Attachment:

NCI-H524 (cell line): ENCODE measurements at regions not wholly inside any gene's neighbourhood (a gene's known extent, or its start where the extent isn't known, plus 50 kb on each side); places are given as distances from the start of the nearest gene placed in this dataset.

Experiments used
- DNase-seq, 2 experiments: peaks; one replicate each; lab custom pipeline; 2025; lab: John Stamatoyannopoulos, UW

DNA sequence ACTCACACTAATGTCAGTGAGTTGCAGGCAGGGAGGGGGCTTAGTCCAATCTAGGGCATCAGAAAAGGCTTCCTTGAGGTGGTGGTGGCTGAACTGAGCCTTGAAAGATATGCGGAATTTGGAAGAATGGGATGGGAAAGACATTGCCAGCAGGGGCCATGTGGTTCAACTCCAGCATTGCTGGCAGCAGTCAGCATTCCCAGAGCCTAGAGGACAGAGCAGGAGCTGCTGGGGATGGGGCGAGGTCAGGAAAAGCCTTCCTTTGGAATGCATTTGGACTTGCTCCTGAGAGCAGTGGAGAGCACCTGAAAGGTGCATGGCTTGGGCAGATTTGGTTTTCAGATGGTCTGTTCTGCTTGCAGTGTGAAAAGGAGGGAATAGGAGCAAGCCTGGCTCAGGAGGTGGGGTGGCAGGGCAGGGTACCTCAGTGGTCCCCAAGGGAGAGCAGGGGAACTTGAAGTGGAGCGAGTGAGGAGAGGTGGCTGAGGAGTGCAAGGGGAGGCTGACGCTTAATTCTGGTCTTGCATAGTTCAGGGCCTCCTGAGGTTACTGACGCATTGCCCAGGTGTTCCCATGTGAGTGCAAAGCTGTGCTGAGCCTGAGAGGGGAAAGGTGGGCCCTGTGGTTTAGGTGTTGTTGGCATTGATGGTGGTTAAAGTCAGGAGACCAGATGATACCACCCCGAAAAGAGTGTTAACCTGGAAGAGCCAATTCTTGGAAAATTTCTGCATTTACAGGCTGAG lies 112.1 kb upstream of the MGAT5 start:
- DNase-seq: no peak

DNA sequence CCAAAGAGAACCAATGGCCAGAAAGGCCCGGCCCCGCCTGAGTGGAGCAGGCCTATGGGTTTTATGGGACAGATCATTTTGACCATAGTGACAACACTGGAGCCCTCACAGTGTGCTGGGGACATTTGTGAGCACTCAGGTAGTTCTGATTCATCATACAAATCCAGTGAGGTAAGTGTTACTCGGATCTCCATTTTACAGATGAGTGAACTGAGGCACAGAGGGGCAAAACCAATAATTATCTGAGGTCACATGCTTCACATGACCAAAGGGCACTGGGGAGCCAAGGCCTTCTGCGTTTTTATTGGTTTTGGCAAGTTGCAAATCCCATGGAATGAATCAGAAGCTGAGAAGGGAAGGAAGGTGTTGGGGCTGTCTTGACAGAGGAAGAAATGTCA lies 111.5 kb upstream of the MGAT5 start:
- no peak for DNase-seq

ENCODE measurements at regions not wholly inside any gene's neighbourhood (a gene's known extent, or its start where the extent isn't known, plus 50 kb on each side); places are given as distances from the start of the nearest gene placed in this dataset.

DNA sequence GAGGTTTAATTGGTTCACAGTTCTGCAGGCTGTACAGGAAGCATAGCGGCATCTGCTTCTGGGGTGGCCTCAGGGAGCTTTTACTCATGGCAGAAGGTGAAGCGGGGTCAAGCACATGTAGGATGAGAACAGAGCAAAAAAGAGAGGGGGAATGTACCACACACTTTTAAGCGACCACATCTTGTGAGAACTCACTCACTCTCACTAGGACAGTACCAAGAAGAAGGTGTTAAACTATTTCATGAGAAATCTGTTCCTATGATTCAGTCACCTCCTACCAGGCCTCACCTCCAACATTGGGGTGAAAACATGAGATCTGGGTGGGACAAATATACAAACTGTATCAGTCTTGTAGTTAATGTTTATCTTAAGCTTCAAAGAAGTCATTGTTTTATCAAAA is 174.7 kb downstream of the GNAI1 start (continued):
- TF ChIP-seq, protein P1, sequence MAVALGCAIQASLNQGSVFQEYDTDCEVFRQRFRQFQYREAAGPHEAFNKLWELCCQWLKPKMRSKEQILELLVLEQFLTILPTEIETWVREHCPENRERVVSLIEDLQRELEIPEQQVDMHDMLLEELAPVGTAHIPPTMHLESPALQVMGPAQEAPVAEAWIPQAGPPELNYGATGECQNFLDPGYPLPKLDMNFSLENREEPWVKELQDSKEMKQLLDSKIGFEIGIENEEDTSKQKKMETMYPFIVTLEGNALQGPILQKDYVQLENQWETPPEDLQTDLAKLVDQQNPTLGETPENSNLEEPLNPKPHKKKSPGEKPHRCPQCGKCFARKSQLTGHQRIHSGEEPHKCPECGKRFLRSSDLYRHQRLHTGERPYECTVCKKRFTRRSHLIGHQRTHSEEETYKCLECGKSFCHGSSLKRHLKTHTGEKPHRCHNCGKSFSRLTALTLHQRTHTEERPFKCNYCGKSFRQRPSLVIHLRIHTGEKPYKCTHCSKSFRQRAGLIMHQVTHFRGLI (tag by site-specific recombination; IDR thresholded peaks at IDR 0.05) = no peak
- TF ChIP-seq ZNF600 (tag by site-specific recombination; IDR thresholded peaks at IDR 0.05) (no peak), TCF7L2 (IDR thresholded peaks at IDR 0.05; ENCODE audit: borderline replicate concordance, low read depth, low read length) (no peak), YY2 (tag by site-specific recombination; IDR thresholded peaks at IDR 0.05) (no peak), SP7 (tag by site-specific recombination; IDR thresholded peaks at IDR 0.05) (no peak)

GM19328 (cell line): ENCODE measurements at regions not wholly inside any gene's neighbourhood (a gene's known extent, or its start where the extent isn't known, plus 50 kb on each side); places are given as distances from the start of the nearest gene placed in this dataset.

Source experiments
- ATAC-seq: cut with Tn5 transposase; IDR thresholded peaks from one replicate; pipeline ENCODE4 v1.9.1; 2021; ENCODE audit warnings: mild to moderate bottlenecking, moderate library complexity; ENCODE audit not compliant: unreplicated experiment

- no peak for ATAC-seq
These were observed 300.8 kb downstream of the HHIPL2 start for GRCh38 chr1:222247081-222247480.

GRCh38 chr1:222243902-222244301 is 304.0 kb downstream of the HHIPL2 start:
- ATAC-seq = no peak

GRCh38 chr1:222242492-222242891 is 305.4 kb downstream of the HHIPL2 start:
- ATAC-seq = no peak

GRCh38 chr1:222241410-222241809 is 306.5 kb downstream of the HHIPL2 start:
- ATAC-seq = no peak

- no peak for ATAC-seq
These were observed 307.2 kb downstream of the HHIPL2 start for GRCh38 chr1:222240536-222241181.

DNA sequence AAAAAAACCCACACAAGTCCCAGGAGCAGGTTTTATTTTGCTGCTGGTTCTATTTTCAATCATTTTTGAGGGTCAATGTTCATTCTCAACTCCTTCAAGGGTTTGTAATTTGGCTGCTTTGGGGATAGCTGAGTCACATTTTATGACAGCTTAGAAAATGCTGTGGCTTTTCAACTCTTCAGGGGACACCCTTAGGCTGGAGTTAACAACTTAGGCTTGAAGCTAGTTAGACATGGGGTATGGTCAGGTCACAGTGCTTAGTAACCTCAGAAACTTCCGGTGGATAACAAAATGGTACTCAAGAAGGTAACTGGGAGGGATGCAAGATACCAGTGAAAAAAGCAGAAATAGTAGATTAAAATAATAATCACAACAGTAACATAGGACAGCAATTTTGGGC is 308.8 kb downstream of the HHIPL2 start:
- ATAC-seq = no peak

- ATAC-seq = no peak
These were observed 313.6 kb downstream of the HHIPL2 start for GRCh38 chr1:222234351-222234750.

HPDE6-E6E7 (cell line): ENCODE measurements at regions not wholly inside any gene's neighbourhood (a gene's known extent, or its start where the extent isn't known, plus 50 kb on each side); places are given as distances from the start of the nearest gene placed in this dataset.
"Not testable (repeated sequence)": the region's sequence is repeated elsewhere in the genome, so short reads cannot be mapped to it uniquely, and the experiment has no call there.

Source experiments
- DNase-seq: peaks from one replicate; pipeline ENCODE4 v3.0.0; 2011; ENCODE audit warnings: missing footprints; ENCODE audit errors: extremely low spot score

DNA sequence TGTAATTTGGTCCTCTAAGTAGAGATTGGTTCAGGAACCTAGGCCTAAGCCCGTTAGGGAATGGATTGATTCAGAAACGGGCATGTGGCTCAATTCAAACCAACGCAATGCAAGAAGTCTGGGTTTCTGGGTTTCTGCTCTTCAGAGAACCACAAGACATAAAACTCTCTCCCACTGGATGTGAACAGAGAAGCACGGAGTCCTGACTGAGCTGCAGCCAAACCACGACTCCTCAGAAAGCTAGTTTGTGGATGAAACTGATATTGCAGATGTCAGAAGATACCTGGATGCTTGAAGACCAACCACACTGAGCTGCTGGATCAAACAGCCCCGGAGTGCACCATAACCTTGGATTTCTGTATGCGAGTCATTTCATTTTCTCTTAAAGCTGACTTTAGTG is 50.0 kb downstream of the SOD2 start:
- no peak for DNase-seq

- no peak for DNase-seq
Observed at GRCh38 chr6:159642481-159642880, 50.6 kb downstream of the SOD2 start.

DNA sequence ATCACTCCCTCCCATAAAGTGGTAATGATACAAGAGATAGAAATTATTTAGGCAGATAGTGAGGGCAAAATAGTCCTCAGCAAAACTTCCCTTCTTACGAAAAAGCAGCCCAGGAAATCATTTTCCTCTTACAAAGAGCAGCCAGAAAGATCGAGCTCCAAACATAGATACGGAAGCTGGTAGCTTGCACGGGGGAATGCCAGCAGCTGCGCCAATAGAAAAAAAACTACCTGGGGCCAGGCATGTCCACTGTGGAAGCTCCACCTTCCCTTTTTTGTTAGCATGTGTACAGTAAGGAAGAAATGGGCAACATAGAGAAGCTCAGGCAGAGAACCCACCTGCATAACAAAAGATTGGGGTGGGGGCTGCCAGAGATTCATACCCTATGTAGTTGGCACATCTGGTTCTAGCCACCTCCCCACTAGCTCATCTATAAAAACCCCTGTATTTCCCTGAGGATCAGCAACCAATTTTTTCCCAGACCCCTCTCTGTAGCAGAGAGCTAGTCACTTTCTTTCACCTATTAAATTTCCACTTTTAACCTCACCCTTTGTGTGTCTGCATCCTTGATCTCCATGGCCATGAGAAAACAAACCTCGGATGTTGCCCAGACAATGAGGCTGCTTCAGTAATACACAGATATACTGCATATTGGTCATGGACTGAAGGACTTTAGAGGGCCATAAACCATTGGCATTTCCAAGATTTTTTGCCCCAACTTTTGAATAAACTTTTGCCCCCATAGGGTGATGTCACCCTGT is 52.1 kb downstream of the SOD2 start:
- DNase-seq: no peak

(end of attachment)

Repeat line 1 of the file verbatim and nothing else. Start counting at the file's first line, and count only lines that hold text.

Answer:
NCI-H524 (cell line): ENCODE measurements at regions not wholly inside any gene's neighbourhood (a gene's known extent, or its start where the extent isn't known, plus 50 kb on each side); places are given as distances from the start of the nearest gene placed in this dataset.